Family

Mother-daughter: The crisis is inevitable

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Does a girl have to "kill" her mother (as they say about a son with her father)? What is this necessary separation? Answers and explanations of the clinical psychologist and psychoanalyst Brigitte Allain Dupré.

Interview by Hélène Fresnel

Psychologies: Why is mother-daughter fusion untenable?

Brigitte Allain Dupré: Because it prevents them, one and the other, from living their lives. This bond is the mother who institutes it when she is not sufficiently narcissized elsewhere - in her marriage, in her work, in her social life. This fusion is the consequence of a lack that is played elsewhere. Eventually, she threatens the mother with a psychic collapse if she is not prepared for the end of this relationship. And, moreover, it prevents the girl from opening up to the world by letting her believe that the world is her mother, that she is the only value and that she will bring everything to her. The girl will not be able to socialize, to go to the other children, those of the neighborhood, of the school. It is therefore something very strong, which looks like love but is not. It's need. If the mother "misses" for one reason or another, the little girl will not be able to compensate for it, will sink into distress, and it will be the same for the mother.

But the little girl is growing up, meeting people ...

Brigitte Allain Dupré: As a psychoanalyst, I was able to observe how the arrival of a boyfriend, who comes to break the duo girl- mother, sometimes makes her dive into a deep depression. She finds herself helpless, feels abandoned. We also all know stories of couples who can not keep up because the woman is always hanging on to her mother and the companion feels that her partner has not passed the necessary separation. It's as if she's trying to make an adult's pseudo-life live with a companion and an addiction to the mother she can not get rid of. In these mothers there is a thirst for youthism and, in these girls, a desire for pseudo-maturity that the mother would incarnate.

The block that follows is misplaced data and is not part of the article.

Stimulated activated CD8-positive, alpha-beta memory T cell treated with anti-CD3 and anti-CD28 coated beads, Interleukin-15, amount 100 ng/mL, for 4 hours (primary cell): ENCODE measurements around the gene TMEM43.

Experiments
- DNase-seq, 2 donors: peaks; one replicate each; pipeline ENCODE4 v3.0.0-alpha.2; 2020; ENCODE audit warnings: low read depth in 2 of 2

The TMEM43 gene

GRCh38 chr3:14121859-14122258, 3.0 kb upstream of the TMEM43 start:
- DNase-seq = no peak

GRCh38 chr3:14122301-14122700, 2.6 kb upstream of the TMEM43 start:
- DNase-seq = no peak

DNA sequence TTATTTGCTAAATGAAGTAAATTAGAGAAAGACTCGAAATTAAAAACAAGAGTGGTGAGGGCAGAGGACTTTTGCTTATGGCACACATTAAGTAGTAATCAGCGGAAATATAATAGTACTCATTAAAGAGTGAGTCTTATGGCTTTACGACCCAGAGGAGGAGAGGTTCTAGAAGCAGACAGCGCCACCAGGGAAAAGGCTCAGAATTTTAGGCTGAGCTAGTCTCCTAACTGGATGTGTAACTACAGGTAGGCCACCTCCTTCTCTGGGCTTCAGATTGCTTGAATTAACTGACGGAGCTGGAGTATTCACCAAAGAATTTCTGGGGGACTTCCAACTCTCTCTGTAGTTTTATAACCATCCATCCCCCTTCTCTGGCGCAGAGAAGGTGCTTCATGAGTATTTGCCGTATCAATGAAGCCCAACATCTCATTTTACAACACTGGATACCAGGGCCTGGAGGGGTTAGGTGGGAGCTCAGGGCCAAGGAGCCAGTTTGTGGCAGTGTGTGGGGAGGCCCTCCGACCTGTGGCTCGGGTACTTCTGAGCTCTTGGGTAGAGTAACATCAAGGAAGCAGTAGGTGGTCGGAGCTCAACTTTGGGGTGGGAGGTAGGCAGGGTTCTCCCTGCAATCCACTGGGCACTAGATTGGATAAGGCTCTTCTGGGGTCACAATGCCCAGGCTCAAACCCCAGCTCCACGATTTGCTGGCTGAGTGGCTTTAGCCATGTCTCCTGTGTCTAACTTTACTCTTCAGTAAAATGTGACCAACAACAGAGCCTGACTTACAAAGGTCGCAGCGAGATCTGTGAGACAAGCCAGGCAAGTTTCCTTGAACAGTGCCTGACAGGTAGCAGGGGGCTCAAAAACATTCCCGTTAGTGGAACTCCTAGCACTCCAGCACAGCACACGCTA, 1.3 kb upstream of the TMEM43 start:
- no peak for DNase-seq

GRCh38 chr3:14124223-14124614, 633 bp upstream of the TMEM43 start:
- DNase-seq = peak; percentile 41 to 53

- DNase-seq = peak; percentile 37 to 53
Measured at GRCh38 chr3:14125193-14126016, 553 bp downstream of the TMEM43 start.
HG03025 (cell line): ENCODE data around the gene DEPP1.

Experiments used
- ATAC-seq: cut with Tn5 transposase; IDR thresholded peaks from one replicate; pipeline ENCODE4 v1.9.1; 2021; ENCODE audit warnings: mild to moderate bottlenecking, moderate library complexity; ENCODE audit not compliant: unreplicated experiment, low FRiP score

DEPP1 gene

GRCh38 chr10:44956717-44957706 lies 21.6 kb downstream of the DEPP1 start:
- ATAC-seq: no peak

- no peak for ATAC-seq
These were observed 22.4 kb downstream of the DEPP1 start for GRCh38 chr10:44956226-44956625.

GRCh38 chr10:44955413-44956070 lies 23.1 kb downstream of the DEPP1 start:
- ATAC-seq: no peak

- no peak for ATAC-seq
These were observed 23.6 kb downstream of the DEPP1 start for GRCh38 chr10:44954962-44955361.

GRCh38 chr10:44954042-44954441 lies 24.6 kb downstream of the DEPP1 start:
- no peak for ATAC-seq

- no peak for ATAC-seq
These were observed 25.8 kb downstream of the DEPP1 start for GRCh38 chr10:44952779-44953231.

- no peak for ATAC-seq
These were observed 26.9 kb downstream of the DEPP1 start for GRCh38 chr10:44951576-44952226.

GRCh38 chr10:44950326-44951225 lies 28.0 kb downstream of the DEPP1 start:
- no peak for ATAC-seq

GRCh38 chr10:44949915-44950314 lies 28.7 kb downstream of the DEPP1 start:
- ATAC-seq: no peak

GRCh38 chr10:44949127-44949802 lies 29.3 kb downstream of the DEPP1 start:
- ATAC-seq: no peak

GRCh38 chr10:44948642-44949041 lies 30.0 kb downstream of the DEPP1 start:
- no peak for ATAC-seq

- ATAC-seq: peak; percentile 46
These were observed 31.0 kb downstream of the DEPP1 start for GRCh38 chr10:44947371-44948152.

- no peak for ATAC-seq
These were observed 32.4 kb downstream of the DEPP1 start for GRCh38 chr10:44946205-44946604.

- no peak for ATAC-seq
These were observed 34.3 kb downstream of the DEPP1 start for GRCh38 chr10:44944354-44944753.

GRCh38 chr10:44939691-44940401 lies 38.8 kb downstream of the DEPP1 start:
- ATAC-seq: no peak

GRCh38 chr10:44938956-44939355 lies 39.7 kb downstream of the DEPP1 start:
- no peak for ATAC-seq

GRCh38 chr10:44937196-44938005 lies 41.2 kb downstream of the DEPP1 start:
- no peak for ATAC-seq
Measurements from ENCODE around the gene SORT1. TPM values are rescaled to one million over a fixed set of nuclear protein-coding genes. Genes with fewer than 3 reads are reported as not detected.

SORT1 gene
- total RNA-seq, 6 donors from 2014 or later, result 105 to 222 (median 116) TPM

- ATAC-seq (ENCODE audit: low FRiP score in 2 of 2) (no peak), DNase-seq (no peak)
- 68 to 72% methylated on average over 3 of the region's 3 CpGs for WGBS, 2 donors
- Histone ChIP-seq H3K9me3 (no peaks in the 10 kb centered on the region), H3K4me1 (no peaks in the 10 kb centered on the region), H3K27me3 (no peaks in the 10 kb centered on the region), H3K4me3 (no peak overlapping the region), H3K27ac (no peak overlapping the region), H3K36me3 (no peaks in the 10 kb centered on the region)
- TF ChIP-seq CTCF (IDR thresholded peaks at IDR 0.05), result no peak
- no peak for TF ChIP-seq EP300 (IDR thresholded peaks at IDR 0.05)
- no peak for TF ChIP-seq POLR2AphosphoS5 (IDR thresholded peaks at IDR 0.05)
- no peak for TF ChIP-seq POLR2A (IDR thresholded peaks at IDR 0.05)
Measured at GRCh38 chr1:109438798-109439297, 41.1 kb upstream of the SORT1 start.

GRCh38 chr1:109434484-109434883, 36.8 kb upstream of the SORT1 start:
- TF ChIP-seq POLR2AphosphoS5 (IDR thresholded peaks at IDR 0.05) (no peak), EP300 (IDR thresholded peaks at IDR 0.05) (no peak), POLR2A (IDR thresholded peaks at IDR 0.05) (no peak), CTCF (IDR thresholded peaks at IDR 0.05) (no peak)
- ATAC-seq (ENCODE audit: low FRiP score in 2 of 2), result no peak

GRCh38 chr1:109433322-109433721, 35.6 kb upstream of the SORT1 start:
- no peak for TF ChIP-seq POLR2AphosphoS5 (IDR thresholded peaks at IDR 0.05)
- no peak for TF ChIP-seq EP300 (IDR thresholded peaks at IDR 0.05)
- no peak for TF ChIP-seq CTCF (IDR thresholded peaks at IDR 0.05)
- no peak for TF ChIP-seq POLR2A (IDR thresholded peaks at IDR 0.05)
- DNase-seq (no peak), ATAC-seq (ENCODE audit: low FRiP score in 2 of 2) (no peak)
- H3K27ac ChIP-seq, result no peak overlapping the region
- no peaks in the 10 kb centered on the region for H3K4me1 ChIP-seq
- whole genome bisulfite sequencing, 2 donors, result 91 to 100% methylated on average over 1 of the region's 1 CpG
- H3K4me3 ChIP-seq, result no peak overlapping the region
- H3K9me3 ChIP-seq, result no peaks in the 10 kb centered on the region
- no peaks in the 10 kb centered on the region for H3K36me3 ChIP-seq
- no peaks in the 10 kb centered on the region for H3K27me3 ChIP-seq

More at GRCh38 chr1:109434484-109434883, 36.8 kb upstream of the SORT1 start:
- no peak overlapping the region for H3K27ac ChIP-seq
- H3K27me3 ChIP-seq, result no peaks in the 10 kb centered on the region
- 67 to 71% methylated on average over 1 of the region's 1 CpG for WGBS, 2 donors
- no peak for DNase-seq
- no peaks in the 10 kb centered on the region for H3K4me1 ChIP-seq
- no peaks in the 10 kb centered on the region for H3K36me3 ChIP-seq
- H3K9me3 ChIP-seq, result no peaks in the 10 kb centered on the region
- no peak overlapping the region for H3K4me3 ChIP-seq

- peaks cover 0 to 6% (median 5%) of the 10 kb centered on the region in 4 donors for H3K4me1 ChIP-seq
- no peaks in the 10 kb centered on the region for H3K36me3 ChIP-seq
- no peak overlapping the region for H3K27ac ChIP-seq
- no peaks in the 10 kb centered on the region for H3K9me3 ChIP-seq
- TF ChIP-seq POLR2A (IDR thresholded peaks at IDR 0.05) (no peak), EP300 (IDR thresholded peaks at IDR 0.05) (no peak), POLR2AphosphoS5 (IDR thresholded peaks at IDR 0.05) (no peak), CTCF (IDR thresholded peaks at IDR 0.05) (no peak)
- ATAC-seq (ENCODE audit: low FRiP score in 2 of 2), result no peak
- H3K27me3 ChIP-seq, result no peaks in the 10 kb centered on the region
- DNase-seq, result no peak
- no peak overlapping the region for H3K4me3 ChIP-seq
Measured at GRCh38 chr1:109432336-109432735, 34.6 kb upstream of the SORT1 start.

Is there a break?

Brigitte Allain Dupré: No, but the crisis is necessary. There is no growth, no autonomy without it. It brings to light the issues of the past with those of the present and the future. It hurts. Of course, when it takes place, the subsidiary requirements are untenable: the mother must be perfect, totally present or totally absent. It's a break in family life. But it allows differentiation. The girl says, "You offered me a model, I am well educated, I did what you wanted, but now I need to be me."If the mother is quiet enough, she will be able to answer:" Do your crisis. I do not ask you to be like me, I know you love me and know that I love you. Do what you have to do and if you need help, I'm here. "Ideally, this leads to the fact that the girl will be able to recognize the qualities and faults of her mother. instaure: the girl agrees to recognize her strengths, her weaknesses and can exchange with her mother as an adult The level of relationships changes

How does this process of "de-idealization" take place?

Brigitte Allain Dupré: The opposite of the ideal is not the reality, it is the erasure, we are bringing someone to the pinnacle because if he was not on this pedestal he would not exist. What one needs to achieve with one's mother is not an erasure, but a return to one's humanity, to that dimension to which one can identify oneself. two parts: the girl will know that it is necessary to keep secrets for oneself, that there are things that her mother would not understand. tionally close to the one that gave birth to it without trying to pour in the transparency, which is really the symptom of an immature and fusional link. On the mother's side, the greatest gift she can give to her daughter is to say, "Look, you're different from me, but I'm proud of what you're doing, I would not have done that to you. but it's great that you can do it, I'm glad I gave you that freedom. "

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